Going for the Green

Robert Thompson's comments, criticism and opinion on the world of golf.

18 responses to “Unnecessary: Work to the Old Course and the “anchored” putter ban”

  1. G

    RT, I don’t think for a second that banning the belly putter will stop hackers through mid-handicappers from using it. Most don’t adhere anywhere near strictly to the rules of golf or to any restrictions on equipment. This is a ruling to keep tournament play pure, and if you’re playing in tournaments, you should be beyond finding the game too challenging for enjoyment.

    Couldn’t agree more with you on the Old Course, though.

  2. ian andrew

    Since they’re a little slow to the discussions on technology, perhaps they’ll look at young Mr. Sarazen’s new investion called the sand wedge.

  3. Steve

    Just to be fair to the Royal and Ancient Golf club, it is not the same thing as the R & A. The Royal and Ancient is an all male golf club in St. Andrews while the R & A has been a separate governing body since 2004. The R & A, which governs golf, actually has female members.

  4. Robert Thompson

    Steve: Really? I’ve never heard that — the Royal and Ancient and the R&A Golf Club are different? Not that I can tell: http://www.telegraph.co.uk/sport/golf/9491090/Royal-and-Ancient-Golf-Club-to-feel-the-heat-over-male-only-membership-rules.html

    1. JJ

      I think Steve is correct RT.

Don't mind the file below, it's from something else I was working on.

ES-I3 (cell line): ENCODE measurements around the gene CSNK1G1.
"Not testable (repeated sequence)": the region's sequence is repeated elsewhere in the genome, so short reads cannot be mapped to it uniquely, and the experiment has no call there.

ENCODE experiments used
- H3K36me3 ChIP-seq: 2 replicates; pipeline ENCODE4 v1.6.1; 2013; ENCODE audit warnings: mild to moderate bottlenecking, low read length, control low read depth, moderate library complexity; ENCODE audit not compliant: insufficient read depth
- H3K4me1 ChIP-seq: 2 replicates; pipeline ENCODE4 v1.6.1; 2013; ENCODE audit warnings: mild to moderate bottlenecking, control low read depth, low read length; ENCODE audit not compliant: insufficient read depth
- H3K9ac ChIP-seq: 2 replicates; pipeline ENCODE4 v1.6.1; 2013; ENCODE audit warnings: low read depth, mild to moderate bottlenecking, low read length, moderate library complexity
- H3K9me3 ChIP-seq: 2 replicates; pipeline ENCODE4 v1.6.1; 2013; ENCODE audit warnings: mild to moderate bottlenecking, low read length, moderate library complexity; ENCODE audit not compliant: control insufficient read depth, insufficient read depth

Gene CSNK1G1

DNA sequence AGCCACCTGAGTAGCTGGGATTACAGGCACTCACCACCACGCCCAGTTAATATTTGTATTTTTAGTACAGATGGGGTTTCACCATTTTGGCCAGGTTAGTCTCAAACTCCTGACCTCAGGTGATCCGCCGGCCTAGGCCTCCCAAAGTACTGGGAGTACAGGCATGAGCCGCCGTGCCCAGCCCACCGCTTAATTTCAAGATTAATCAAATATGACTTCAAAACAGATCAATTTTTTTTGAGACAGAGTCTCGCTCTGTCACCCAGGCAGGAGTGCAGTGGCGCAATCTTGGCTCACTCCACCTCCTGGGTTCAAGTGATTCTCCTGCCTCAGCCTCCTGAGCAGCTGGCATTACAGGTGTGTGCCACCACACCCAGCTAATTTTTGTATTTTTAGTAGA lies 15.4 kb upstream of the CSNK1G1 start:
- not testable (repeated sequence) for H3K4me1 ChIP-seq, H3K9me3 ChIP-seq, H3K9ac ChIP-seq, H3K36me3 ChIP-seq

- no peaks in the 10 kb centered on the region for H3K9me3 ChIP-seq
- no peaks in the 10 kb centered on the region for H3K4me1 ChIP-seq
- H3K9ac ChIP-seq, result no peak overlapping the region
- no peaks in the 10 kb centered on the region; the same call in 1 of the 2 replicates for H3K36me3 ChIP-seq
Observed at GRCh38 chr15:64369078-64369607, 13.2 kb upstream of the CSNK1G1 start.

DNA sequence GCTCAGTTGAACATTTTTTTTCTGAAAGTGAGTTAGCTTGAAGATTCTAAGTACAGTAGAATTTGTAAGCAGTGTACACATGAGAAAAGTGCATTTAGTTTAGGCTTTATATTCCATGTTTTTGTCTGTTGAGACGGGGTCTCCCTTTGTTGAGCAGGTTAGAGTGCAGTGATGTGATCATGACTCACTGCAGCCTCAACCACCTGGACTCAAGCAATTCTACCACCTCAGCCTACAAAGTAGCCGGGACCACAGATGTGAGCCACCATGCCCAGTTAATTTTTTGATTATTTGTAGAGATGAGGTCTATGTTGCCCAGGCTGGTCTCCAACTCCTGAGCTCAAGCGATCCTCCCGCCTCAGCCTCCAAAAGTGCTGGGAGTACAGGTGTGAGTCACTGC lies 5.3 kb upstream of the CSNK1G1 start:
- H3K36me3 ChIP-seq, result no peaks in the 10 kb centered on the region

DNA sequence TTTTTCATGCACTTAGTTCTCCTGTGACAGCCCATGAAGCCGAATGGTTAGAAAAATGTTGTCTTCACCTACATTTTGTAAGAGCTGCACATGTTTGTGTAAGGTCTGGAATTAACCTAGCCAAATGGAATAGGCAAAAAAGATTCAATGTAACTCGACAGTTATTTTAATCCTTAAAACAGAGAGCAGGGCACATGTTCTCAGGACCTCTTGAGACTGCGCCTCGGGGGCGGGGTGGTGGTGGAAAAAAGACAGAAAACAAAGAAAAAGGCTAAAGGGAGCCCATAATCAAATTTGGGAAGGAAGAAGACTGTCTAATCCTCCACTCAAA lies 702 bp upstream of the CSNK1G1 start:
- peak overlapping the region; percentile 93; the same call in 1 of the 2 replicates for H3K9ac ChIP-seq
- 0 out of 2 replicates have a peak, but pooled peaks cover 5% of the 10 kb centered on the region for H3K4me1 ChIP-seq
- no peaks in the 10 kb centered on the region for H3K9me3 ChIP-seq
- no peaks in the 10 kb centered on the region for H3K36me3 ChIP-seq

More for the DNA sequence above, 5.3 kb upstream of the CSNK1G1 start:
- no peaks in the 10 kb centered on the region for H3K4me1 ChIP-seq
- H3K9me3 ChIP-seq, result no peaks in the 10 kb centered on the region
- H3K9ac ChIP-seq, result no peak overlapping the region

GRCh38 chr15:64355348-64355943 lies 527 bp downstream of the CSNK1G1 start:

The R&A was formed in 2004 and is BASED in St Andrews. The R&A seeks to engage in and support activities that are undertaken for the benefit of the game of golf. It TAKES ITS NAME from The Royal and Ancient Golf Club of St Andrews. Before 2004, the members’ club had responsibility for the game but from which The R&A is now SEPARATE and DISTINCT.
      The R&A organises The Open Championship, golf’s oldest Major, along with a number of other amateur and junior events, some of which are sanctioned by other golfing bodies. In addition, The R&A assumes responsibility for the administration of the Rules of Golf with the consent of 143 organisations from the amateur and professional game, and on behalf of over 30 million golfers in 128 countries throughout Europe, Africa, Asia-Pacific and the Americas. Delegates to the R&A’s annual meetings include both sexes and both sexes are delegates. The LPGA has direct input into R&A proposals (anchoring clubs as an example) so, I am pretty sure there are women intimatley involved in the R&A.

  5. Steve

    Doesn’t the fifth paragraph of the article confirm what I said?

  6. Robert Thompson

    Thanks Steve — so their governance is split, but the club isn’t? How does that make sense?

    1. JJ

      There is history with the club and their HQ is located in St. Andrews but that’s the end of it. Is there some correlation between Glen Abbey and Golf Canada because their offices are on the Abbey’s property??

  7. Weekend Enthusiast

    Sad to see this level of change in the Old Course….although the removal of the brush / gorse from the view on one’s tee ball on #2 was also a disappointing change. The #2 blind tee shot was one of many nice characteristics of the Old Course. Go from a wide open 100 yard landing area on #1 to a completely blind landing area on #2 was a fun change / experience.

  8. Tremor